One of our readers Jaye Bloomfield has sent in a top ten of Neu Goth bands to back up these claims….

1. The Horrors

2. She Wants Revenge

3. Crossover

4. O.Children

5. Detachments

6. Mt.Sims *

7. Toy

8. Dandy Warhols – This Machine (This album is so GOTH it hurts) *

9. Horrid Red

 

 

10. Night Sins

 

*David J formally of Bauhaus involved with these.

 

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24 comments on “Neu-Goth! goth revival? A generation of young bands take a walk on the dark side”

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  1. O.children are great, frontman with the deepest voice ever.

    great pic of bauhaus with nico here;

    https://fbcdn-sphotos-b-a.akamaihd.net/hphotos-ak-ash4/c58.0.403.403/p403x403/312813_432451536809836_332561271_n.jpg

  2. Well, exactly. This stuff has been bubbling up from the underground for years. I’ve been writing about lots of it in my webzine since it all began to ooze through the cracks…

    It’s interesting to look back at what I wrote in this 2008 review: http://www.nemesis.to/scumlive.htm

    “The music biz has finally come round to the view that bands with a little something of the night about them are actually rather cool, and can lend an enticing spark of after-dark glamour to an otherwise blandly everyday indie scene. A new crop of bands is coming up, influenced by, and rooted in the post-punk origins of goth. They have no truck with scenester stuff – in fact, they probably don’t even know the goth scene exists.”

    Lots of things have changed since then, some of them rather unexpected – I’m sure if I had told the lead singer of S.C.U.M at that 2008 gig that he’d be in Hello magazine within four years I would’ve got a very short answer!

    But the dark side of rock ‘n ‘n’ roll is still seething with murky energy. Over the last few years bands have risen and fallen, come and gone – I’ve chronicled a fair few of those ups and downs in my webzine. I remember people telling me it wouldn’t last – but it has. I like to think I called it right. And the underground is still bubbling.

    Two of my current hit picks:

    The Partly Faithful – the band Savages would rather nobody knew about.

    Or, at least, I suspect they would rather nobody knows that Savages’ guitarist was previously in The Partly Faithful, and to a great extent developed what later became the distinctive Savages’ guitar sound while she was with them (check out the early Partly Faithful live videos on YouTube for evidence). Savages’ publicity angle is largely based around the notion that the band burst out of nowhere – well, they didn’t. To a certain extent, Savages burst out of the Partly Faithful.

    Here’s a recent Partly Faithful video with their new guitarist, Anouska Haze. Who I actually reckon is a more creative guitarist than her predecessor – very much the band’s John McGeoch to Gemma Thompson’s John McKay, I think.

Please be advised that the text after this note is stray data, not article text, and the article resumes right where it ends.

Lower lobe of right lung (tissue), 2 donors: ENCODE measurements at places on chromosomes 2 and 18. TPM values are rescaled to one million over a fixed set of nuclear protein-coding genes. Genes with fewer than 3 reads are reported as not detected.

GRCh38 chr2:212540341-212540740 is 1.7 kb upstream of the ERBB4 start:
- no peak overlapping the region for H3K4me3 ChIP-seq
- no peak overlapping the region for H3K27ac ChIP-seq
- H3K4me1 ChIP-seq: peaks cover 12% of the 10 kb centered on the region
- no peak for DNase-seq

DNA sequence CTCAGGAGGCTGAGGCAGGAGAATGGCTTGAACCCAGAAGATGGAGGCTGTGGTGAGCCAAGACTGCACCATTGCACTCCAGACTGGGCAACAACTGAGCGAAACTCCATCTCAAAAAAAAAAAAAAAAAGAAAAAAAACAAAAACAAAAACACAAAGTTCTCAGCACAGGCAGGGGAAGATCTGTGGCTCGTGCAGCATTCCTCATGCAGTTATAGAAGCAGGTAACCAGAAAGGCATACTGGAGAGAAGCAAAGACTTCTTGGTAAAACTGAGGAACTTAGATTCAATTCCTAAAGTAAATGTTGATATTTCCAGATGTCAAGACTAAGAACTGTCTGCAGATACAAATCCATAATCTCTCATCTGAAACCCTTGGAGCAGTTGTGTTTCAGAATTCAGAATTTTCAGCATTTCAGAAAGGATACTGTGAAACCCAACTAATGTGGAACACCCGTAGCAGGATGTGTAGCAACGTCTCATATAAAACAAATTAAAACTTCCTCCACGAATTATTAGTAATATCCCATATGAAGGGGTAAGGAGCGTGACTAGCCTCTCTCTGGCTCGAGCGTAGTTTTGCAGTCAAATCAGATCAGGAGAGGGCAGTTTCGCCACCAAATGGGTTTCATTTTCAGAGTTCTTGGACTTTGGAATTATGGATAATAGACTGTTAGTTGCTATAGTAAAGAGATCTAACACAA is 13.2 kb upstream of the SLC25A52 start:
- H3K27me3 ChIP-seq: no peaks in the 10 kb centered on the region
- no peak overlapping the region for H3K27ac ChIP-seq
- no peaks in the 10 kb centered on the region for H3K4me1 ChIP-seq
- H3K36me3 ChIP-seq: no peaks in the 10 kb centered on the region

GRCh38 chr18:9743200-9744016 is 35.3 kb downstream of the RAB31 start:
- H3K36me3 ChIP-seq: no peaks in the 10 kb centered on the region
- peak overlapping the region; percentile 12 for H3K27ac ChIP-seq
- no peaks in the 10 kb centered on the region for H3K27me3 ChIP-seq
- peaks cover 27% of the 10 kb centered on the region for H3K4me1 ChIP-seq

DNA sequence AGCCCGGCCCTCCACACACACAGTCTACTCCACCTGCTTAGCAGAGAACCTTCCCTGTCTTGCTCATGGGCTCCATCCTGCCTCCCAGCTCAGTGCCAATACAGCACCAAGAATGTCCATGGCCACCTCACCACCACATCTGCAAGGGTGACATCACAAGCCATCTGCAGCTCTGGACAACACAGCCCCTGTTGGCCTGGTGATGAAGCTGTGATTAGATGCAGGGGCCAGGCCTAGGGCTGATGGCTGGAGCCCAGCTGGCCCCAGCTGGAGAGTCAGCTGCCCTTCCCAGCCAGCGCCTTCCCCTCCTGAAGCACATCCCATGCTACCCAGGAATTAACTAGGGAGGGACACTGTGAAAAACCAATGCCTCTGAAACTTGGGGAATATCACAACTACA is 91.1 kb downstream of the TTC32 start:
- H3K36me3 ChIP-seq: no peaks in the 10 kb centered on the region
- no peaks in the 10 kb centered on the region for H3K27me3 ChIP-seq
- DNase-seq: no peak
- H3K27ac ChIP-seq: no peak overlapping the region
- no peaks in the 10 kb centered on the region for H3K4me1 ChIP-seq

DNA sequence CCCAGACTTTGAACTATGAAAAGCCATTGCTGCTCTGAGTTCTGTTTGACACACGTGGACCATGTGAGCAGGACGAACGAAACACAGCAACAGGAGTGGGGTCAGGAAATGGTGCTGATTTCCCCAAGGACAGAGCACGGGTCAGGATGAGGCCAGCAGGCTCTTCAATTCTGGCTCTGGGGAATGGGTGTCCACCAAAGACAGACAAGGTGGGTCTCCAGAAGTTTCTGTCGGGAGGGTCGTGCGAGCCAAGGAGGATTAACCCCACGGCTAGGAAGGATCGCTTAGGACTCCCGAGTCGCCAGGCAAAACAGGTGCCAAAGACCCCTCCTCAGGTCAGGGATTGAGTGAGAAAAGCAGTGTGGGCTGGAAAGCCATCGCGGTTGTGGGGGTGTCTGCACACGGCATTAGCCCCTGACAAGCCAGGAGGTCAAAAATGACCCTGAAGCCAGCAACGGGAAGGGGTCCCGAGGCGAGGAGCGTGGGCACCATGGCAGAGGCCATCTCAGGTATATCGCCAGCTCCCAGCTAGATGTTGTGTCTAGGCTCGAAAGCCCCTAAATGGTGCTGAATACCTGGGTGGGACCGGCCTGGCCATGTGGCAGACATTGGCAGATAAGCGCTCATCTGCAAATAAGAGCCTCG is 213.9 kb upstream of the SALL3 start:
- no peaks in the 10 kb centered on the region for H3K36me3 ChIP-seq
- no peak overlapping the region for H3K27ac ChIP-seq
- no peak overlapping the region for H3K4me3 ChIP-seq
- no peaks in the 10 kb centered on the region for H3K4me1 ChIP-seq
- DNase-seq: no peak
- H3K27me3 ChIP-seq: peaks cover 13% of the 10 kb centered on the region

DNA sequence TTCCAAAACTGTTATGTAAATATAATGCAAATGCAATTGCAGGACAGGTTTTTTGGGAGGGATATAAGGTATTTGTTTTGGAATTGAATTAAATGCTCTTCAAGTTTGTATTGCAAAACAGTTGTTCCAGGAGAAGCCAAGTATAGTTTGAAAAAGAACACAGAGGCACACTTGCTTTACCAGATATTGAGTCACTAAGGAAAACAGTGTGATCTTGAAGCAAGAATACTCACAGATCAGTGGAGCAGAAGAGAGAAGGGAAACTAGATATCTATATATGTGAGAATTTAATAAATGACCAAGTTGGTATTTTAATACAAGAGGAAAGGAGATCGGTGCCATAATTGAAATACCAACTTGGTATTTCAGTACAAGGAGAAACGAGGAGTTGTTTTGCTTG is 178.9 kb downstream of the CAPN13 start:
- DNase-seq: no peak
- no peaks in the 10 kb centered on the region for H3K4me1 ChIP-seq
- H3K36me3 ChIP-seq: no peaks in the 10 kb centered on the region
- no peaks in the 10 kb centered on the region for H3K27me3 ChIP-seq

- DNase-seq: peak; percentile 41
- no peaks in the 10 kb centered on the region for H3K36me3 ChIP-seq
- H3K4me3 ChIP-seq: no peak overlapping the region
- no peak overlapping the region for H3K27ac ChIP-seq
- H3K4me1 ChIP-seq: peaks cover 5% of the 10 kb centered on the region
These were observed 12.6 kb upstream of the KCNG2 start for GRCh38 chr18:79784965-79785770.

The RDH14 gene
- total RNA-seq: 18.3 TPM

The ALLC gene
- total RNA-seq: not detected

http://youtu.be/XGAgFRezgfg

    And theee mighty Ulterior. An unholy cross between Suicide and a gang fight.

    Second album on release any minute, steadily becoming superstars in Germany. This is what would happen if you locked Toy in a darkened room for a week with nothing but rough sulphate to eat.

    http://youtu.be/0IneMZTsdas

    • Hark at what Michael said, although I’d put Ulterior as closer to a Gangwar!

      Firstly I’d like to state that this was an interesting and well put together article – despite this, I have a minor criticism.

      By heralding current media darlings like Savages and TOY as the spear head of this little revival I think, in a small way, you are guilty of what you accused the original journalists of. Savages, wonderful though they may be arrived ready made and vacuum packed as the coolest new dark band around, picking up credibility and an audience hard won by bands like Cold In Berlin and Ulterior, who spent years gigging, releasing and essentially creating this idea of “neu noir” only to be more or less ignored when the media picked it’s “poster boy” bands for the new wave that, now it was being acknowledged, had just arrived (and hadn’t at all been brewing in dive bars and dens in London for several years).

      In essence I feel that you’ve just done the modern equivalent of singing the praises of Joy Division and Echo and The Bunnymen while sidelining Killing Joke and Bauhaus!

  3. Yes, there are some new bands who move into that direction. But the ones you named are quite bad examples!!

  4. Soft Moon, Ulterior, Voyeurist, S.C.U.M.

  5. There’s a Facebook campaign to get BBC4 to make “Goth Britannia” – check it out here:

    http://www.facebook.com/gothbritannia

  6. Kimberley Jong Il

    I just read this article. Makes me think about so many bands I love ignored, written out of history, or reduced to ‘uncool’ by ‘hip’ journalists and critics.